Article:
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7. Q.

What order of magnitude of savings might HALT be able to achieve?

A.

For Medicare, Medicaid and other personal health services
HALT anticipates short run Federal budget savings in the
neighborhood of five billion dollars annually. Comparable
savings would be made in private sector expenditures.

8. Q.

Are these reductions in present expenditures?

A.

No. They are containment of increases which will certainly occur without the intervention of the HALT plan. Over several years. HALT's cost containment plan would bring down yearly increases in health costs to the level of increases in the Bureau of Labor Statistics annual cost of living index.

9. Q.

A.

Most states are being hard pressed by the increasing pressures
on their budgets produced by health care cost inflation.
Would HALT help them?
In two ways.

By participating in HALT they would
receive an approximately 9% decrease in the amount of Medicaid
matching funds they are presently required to appropriate
Their increased expenditures for health insurance benefits
for state employees would also be reduced.

Yes.

10. Q.

Well how does HALT do all this?

By mirrors?

A.

No, by applying cost containment procedures which have already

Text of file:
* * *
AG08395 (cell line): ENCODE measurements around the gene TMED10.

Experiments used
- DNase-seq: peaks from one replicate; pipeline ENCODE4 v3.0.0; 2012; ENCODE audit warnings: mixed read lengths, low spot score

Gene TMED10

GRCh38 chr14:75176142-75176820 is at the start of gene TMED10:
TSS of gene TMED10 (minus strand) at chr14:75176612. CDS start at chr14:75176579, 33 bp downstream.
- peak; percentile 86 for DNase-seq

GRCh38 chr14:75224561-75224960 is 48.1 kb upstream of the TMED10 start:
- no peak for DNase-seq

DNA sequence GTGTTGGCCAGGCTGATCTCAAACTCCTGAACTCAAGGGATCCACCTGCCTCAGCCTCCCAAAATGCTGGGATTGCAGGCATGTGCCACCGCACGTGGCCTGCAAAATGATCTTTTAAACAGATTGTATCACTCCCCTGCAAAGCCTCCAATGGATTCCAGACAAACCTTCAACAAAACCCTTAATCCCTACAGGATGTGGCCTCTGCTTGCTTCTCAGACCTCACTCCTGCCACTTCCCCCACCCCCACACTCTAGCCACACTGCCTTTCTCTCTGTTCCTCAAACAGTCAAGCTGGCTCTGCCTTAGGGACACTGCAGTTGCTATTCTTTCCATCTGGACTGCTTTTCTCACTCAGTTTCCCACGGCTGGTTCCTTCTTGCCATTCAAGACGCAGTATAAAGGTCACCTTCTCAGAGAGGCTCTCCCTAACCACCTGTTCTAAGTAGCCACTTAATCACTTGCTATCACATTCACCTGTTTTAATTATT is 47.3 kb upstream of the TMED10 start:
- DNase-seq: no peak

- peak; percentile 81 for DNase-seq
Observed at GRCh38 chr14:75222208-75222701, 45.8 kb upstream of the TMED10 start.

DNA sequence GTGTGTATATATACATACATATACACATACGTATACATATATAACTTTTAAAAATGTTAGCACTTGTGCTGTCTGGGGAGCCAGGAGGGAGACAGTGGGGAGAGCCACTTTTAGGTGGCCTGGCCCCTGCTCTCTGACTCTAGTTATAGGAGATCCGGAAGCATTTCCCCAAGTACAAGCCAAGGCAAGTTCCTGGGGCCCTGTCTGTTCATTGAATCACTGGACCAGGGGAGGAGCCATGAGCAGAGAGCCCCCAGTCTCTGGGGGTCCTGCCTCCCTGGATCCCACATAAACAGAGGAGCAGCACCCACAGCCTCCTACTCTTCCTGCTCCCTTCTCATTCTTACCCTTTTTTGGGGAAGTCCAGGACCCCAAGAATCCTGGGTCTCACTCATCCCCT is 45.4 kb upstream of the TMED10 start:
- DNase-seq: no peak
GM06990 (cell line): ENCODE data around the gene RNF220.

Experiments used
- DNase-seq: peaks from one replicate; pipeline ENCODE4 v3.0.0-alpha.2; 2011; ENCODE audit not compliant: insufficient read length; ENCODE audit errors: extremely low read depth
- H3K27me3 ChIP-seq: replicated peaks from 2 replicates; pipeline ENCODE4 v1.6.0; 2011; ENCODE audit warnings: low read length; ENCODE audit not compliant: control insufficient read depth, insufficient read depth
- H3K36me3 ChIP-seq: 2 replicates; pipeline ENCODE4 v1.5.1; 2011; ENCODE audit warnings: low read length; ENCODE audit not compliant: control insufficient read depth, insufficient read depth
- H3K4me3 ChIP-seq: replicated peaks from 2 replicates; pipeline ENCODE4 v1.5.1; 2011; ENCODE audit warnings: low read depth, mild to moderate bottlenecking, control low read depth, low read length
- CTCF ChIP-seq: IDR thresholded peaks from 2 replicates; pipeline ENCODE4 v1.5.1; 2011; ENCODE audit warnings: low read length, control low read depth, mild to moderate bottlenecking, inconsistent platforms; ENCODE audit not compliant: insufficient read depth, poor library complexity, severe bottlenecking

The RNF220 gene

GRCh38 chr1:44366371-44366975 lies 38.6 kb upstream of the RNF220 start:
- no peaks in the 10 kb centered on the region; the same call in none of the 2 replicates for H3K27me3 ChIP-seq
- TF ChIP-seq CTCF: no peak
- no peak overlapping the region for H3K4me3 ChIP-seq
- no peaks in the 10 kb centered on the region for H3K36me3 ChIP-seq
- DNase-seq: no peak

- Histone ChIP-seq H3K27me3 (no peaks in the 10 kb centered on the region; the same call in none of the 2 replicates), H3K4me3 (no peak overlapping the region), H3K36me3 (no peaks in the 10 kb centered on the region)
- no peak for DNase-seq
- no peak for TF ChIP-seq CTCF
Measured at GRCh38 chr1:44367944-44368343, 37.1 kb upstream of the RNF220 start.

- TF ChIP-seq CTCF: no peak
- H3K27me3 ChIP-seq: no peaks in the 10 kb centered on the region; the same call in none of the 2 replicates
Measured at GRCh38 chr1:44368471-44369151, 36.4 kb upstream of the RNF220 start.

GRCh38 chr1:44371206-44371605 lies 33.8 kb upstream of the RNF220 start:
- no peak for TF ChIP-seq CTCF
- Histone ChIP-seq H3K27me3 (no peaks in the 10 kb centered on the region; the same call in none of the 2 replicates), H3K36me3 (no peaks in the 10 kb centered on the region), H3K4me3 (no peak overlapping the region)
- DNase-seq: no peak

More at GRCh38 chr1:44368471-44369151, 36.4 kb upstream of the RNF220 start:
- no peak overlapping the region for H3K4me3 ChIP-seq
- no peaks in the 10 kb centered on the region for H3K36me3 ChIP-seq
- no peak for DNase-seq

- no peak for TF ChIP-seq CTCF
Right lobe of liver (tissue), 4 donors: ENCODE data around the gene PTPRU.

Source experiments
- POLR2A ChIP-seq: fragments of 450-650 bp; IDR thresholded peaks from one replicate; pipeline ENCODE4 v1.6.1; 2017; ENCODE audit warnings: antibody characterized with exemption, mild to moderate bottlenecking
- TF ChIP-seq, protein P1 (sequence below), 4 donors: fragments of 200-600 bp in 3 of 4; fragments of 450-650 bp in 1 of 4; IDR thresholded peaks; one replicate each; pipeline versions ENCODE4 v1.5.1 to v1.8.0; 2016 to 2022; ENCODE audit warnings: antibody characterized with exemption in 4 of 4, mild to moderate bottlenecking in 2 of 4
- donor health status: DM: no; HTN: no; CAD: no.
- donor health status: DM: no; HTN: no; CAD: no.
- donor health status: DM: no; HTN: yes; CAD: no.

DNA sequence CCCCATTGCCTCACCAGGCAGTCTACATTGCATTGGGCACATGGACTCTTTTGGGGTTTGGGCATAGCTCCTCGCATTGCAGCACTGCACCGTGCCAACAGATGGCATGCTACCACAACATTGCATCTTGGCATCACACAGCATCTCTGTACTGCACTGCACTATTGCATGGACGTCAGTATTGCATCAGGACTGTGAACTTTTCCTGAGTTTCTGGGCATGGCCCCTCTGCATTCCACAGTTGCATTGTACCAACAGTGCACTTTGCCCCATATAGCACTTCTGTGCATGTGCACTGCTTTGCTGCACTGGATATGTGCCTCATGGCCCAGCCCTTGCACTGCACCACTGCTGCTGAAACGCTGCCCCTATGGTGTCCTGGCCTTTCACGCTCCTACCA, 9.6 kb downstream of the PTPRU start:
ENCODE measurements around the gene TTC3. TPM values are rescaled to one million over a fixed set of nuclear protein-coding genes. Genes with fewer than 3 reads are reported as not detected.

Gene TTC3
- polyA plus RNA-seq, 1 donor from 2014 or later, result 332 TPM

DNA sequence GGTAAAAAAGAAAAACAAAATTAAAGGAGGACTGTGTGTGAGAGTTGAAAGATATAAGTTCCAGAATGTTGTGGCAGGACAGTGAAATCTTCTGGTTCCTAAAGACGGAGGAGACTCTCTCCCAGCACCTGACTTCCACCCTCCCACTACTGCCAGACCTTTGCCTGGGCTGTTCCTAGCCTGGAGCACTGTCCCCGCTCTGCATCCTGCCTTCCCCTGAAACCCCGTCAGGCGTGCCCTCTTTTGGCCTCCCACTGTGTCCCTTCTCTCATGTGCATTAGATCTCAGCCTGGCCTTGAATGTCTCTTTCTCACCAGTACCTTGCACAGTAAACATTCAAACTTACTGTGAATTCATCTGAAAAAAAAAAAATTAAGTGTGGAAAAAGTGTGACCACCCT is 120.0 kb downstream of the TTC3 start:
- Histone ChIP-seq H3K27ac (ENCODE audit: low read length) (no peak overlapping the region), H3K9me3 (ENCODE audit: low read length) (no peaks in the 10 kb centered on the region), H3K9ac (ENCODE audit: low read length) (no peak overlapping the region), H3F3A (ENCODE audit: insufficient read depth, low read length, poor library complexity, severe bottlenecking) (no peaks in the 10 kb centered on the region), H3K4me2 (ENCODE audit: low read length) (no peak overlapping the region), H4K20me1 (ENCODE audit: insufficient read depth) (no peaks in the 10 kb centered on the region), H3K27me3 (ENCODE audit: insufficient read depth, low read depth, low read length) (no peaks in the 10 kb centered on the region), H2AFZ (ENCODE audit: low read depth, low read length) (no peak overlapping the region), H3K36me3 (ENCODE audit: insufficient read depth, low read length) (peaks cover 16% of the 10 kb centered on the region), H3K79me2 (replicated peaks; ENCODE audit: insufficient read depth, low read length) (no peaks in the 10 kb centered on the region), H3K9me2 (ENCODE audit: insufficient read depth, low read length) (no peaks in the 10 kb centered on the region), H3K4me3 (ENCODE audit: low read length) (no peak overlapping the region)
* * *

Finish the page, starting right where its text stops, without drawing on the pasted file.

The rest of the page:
been tested and found effective in a number of states, by
installing a system of cost controls, and by mandating negoti-
ations, within budgetary limits by hospitals, doctors and
other providers with state agencies, insurance companies and
consumer representatives.

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A.

HALT has two phases. Phase I is operative for the first two years. It calls a halt to all hospital price increases except for an allowable increase up to the previous year's increase in the "market basket" hospital costs. The allowable increase takes account of wage increases of non-supervisory hospital employees. Phase II begins in the third year sooner if a state is able to complete its organization work in less time.

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What about doctors and other professional providers?

A.

In phase I their allowable increases would be held to the
increased costs of overhead expenses (approximately half the
costs of charges). In Phase II they would be paid
through a negotiated reimbursement schedule.

13. Q.

Would laboratory, x-ray, nursing home and other health
expenditures be in the program?

A.

Yes. All major health expenditures would be required to
be held to the previous year's level, with specific allowances
for the increased cost of providing the specified services.

14. Q. Who would supervise the program?

A. A state designated agency in each jurisdiction, operating

under Federal guidelines.

15. Q. Since hospitals are the major area of health expenditures,

must they all operate under the cost containment formula?

A. No. States which already have official cost containment

programs which are holding down cost increases to the
escalation in hospital "market basket" costs would be
considered in compliance with the HALT plan. States, which do